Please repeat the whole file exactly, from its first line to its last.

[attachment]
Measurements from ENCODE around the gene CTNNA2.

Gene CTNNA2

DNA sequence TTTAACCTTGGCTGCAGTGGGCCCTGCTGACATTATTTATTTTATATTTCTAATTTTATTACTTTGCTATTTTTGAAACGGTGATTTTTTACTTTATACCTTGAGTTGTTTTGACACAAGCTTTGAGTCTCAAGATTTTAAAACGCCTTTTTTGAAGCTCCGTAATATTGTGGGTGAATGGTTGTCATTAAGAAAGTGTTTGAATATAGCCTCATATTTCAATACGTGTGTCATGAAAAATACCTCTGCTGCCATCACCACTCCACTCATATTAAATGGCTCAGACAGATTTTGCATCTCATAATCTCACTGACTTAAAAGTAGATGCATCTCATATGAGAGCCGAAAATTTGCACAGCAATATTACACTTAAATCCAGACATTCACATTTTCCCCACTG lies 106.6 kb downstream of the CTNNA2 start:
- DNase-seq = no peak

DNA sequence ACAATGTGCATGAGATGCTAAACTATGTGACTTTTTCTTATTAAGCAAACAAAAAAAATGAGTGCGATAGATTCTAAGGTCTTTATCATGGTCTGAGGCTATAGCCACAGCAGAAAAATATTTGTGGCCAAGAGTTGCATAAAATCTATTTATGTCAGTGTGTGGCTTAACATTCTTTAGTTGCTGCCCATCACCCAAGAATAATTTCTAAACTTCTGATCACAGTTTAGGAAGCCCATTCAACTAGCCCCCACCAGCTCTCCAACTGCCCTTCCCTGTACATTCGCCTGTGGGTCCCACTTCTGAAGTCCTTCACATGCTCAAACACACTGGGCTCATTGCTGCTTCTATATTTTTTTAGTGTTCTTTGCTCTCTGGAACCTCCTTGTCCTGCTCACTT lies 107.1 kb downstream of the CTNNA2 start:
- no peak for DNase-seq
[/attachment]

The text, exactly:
Measurements from ENCODE around the gene CTNNA2.

Gene CTNNA2

DNA sequence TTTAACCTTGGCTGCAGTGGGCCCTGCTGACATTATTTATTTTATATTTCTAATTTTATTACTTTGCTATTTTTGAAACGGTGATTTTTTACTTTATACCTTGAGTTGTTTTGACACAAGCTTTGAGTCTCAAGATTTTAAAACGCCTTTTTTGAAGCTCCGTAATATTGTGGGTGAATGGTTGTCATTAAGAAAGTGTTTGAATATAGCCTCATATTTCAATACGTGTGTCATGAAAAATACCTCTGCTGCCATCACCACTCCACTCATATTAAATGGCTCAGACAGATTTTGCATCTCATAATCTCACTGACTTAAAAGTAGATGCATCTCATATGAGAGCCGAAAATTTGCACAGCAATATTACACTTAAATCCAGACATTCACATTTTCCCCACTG lies 106.6 kb downstream of the CTNNA2 start:
- DNase-seq = no peak

DNA sequence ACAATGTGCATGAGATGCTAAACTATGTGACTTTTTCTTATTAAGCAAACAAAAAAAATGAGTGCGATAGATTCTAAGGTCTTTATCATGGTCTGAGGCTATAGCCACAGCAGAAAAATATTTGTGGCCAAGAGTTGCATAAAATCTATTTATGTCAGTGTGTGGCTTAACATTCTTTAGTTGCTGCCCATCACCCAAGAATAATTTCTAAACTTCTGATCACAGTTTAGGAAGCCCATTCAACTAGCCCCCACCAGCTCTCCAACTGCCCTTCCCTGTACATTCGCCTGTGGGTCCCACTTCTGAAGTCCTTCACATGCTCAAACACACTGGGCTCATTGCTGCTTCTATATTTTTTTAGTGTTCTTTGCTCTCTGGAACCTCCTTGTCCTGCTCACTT lies 107.1 kb downstream of the CTNNA2 start:
- no peak for DNase-seq